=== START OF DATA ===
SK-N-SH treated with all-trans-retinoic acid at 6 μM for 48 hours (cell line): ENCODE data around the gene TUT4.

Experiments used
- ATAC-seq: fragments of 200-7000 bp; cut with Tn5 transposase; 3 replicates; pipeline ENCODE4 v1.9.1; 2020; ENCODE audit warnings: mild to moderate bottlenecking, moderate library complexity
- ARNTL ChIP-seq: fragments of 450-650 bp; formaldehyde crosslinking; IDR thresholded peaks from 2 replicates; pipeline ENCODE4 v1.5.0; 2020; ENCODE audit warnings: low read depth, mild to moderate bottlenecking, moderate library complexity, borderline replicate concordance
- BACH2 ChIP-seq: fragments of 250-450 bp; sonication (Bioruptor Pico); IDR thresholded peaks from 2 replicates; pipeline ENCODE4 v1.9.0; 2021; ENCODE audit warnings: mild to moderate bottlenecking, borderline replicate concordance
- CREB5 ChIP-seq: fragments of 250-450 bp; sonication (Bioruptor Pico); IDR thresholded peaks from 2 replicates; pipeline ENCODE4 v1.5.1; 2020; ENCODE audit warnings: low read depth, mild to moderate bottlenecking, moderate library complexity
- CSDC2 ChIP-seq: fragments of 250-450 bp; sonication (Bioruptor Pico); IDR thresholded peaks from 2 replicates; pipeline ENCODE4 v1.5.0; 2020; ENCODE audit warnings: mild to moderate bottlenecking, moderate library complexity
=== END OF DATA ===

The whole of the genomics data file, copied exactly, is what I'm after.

SK-N-SH treated with all-trans-retinoic acid at 6 μM for 48 hours (cell line): ENCODE data around the gene TUT4.

Experiments used
- ATAC-seq: fragments of 200-7000 bp; cut with Tn5 transposase; 3 replicates; pipeline ENCODE4 v1.9.1; 2020; ENCODE audit warnings: mild to moderate bottlenecking, moderate library complexity
- ARNTL ChIP-seq: fragments of 450-650 bp; formaldehyde crosslinking; IDR thresholded peaks from 2 replicates; pipeline ENCODE4 v1.5.0; 2020; ENCODE audit warnings: low read depth, mild to moderate bottlenecking, moderate library complexity, borderline replicate concordance
- BACH2 ChIP-seq: fragments of 250-450 bp; sonication (Bioruptor Pico); IDR thresholded peaks from 2 replicates; pipeline ENCODE4 v1.9.0; 2021; ENCODE audit warnings: mild to moderate bottlenecking, borderline replicate concordance
- CREB5 ChIP-seq: fragments of 250-450 bp; sonication (Bioruptor Pico); IDR thresholded peaks from 2 replicates; pipeline ENCODE4 v1.5.1; 2020; ENCODE audit warnings: low read depth, mild to moderate bottlenecking, moderate library complexity
- CSDC2 ChIP-seq: fragments of 250-450 bp; sonication (Bioruptor Pico); IDR thresholded peaks from 2 replicates; pipeline ENCODE4 v1.5.0; 2020; ENCODE audit warnings: mild to moderate bottlenecking, moderate library complexity